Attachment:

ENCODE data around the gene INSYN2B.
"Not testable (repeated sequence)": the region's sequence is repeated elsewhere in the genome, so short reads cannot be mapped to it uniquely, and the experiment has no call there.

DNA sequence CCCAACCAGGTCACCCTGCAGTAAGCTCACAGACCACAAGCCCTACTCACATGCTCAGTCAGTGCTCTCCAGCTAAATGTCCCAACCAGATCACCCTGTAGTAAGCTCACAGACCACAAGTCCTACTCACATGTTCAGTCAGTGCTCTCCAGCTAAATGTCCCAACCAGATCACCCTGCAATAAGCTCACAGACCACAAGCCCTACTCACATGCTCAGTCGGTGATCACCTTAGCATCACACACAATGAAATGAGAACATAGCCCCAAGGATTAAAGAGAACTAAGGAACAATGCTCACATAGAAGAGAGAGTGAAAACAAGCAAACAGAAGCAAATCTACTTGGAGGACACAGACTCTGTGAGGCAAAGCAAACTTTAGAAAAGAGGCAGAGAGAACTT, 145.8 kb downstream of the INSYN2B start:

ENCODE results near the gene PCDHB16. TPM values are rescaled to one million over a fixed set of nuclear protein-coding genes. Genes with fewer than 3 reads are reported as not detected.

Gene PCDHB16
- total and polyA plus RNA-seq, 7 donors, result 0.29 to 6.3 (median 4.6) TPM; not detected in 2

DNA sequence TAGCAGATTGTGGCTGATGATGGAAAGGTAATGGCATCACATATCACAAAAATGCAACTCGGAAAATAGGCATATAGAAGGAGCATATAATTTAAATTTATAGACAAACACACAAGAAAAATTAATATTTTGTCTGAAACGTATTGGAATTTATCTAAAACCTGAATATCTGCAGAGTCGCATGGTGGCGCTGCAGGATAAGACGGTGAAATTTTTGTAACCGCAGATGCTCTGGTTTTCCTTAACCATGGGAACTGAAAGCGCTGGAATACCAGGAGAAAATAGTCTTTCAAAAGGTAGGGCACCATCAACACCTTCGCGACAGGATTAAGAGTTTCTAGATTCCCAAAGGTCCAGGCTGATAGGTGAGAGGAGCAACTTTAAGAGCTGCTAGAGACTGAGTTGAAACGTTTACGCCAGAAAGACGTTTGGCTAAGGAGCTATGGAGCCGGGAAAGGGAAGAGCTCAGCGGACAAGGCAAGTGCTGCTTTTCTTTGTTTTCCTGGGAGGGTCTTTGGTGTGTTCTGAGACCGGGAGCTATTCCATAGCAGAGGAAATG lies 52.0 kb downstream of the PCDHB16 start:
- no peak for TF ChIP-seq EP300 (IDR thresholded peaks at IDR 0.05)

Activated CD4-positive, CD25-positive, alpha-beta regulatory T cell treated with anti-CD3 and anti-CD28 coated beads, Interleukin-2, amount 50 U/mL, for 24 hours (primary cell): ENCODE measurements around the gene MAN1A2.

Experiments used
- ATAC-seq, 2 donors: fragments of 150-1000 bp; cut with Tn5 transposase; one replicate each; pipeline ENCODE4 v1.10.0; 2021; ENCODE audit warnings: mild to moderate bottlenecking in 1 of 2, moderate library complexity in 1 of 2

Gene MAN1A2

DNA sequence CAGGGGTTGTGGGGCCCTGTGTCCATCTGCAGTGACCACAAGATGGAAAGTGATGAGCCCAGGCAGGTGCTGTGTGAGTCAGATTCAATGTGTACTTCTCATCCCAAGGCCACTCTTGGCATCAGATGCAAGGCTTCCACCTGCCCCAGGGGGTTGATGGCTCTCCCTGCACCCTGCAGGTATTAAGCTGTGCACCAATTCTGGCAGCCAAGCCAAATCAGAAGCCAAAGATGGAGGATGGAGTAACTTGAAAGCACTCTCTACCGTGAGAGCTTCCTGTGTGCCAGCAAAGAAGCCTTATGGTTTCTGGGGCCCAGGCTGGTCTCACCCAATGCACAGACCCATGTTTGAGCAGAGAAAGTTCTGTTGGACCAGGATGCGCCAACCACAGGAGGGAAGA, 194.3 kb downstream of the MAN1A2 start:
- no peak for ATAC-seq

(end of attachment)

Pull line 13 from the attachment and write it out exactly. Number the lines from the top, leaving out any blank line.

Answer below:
DNA sequence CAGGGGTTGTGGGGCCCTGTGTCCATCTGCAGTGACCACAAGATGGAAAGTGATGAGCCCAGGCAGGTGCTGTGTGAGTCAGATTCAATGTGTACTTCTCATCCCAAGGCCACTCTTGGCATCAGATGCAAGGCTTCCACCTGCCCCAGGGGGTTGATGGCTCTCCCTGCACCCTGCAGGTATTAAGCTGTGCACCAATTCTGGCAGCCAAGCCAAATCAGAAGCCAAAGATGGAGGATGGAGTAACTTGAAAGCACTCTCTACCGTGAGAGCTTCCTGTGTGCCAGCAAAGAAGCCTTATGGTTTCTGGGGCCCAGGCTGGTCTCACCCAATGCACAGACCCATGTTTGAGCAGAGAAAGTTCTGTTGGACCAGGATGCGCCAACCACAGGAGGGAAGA, 194.3 kb downstream of the MAN1A2 start: